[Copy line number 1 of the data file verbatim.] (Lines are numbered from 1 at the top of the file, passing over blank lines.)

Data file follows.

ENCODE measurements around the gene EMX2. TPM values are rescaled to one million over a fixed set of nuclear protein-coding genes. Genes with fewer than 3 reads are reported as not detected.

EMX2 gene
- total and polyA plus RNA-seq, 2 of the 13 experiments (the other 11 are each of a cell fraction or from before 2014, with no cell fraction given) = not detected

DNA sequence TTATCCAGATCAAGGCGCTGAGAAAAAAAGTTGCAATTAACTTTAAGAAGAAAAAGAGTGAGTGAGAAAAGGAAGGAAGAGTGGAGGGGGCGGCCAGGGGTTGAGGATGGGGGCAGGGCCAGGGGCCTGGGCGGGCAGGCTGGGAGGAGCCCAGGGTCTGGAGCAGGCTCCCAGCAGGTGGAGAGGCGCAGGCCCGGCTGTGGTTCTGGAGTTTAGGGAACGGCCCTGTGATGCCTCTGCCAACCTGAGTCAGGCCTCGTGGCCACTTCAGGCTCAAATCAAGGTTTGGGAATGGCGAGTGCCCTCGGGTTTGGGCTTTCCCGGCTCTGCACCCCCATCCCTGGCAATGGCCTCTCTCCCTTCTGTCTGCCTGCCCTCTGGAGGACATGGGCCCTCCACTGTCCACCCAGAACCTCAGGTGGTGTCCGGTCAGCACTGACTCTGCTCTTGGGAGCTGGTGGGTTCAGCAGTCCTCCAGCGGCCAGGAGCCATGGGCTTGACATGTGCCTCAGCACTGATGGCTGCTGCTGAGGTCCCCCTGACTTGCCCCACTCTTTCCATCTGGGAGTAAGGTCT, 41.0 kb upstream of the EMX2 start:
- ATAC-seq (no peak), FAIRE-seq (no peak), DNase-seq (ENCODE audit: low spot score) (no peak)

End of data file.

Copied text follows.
ENCODE measurements around the gene EMX2. TPM values are rescaled to one million over a fixed set of nuclear protein-coding genes. Genes with fewer than 3 reads are reported as not detected.